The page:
Analysis of the Variations of the Word Sleep

Topics: Love, Sentence, Lust Pages: 2 (784 words) Published: December 8, 2011
What feels like a letter to a lover, Margaret Atwood uses her poem “Variation on the word Sleep” to depict the feelings of love, lust and desire. Atwood uses the persona of someone who feels the need to protect as the narrator of her piece. He tone is intimate and personal and her use of imagery captures the audience as Atwood metaphorically describes the speaker’s yearning. Through the use of imagery and an intimate tone, Atwood shows multiple variations of the word sleep by incorporating three main themes in the poem: love, lust and desire.

The first line in the poem quickly introduces the theme of love. The poem begins with “I would like to watch you sleeping” (678.1). We see the narrator as being straightforward, expressing their love for their lover. Sleeping is a person’s most vulnerable state and it seems like the narrator is almost asking for permission to not only watch them sleep but to love them. We see this in the next line, “which may not happen” (678.2). The speaker is asking permission as well as recognizing the hopelessness of this goal. Moreover, throughout the poem we see many acts of kindness one would only do with a lover. The narrator suggests entering their lover’s sleep and protecting them from their worst fears, “towards the cave where you must descend, /towards your worse fear” (678.11-12). This shows that the narrator is in such a deep love they are willing to do whatever it takes to be with their lover, to protect them.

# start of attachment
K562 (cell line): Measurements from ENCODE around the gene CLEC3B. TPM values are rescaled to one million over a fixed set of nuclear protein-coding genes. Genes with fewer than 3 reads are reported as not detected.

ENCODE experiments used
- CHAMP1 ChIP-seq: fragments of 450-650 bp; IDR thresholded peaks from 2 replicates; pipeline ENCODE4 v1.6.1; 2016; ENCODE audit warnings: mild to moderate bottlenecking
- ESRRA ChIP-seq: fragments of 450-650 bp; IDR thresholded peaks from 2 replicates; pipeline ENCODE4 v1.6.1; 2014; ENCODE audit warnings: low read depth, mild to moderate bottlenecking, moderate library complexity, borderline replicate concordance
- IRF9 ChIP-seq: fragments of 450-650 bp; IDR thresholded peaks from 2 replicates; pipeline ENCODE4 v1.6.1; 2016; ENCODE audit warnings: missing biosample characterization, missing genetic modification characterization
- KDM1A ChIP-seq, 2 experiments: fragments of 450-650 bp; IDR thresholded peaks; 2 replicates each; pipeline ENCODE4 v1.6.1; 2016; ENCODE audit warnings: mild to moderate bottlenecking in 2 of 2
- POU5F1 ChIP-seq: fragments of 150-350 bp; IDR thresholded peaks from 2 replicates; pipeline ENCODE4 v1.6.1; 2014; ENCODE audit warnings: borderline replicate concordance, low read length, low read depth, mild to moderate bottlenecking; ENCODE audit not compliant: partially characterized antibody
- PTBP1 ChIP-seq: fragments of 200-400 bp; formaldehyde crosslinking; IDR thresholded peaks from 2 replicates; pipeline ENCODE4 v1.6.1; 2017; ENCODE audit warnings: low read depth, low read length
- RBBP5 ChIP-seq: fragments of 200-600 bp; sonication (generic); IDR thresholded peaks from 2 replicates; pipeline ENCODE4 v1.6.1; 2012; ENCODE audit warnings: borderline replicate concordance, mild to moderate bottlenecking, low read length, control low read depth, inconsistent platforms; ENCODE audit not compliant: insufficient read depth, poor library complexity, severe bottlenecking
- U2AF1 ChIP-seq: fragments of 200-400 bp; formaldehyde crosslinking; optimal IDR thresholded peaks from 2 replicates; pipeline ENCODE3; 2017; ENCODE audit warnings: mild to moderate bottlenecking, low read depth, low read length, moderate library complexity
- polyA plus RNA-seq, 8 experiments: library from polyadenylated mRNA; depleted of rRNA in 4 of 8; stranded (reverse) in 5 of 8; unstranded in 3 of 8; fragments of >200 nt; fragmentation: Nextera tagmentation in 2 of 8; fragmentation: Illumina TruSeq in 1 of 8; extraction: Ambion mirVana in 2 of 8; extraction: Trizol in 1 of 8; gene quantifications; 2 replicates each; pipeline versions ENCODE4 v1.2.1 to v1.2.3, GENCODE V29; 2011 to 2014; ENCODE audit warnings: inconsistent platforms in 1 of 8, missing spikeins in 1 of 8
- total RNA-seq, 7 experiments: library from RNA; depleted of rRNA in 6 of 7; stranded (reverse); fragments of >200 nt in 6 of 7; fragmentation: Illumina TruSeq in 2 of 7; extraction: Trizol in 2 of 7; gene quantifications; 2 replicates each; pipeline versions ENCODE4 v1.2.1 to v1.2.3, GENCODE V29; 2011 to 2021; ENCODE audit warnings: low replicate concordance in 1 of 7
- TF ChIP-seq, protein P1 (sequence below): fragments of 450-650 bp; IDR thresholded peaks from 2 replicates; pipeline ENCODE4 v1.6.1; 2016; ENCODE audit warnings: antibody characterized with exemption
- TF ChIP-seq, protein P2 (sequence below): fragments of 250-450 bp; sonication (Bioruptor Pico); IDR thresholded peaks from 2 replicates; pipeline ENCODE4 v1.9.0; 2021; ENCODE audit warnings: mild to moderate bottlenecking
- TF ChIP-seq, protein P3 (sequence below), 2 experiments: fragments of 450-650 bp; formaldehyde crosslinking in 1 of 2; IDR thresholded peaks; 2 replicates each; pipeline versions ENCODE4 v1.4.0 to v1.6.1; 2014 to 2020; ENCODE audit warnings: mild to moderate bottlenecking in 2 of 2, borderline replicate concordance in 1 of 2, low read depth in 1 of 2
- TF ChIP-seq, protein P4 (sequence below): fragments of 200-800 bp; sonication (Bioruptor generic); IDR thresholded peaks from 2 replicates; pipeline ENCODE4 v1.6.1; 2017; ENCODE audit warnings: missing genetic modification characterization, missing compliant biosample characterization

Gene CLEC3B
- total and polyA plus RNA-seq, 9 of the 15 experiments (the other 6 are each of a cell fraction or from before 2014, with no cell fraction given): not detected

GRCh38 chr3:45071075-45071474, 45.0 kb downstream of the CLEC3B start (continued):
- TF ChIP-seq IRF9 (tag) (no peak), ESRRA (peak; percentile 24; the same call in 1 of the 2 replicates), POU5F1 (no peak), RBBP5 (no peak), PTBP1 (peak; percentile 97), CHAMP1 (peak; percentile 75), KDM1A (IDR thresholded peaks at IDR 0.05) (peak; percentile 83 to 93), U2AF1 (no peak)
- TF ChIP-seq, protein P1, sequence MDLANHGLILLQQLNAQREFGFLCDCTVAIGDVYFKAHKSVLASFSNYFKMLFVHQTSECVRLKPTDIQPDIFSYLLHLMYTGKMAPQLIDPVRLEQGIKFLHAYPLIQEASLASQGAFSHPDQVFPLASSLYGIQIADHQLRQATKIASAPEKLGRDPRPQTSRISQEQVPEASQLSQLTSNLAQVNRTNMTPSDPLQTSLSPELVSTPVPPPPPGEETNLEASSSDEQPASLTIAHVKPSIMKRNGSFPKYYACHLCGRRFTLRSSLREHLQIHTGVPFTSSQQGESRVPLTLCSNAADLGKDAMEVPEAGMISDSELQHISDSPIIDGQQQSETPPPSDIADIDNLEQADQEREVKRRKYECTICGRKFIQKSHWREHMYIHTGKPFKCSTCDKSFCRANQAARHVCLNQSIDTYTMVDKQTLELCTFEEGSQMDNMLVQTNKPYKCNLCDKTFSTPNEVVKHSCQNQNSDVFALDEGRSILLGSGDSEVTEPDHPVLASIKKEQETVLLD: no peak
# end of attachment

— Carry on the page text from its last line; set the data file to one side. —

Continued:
The theme of lust is portrayed throughout the poem as well. The title itself gives off the idea that there is more than one meaning for the word “sleep.” To watch someone sleep shows love and adoration. To sleep with someone describes lust and sexual desires. The imagery Atwood uses while referring to the four elements of life gives the reader a lustful taste of the poem. Atwood describes the sleep as a “smooth dark wave” (678.6) representing water as well as “the boat that would row you back” (678.21). She...
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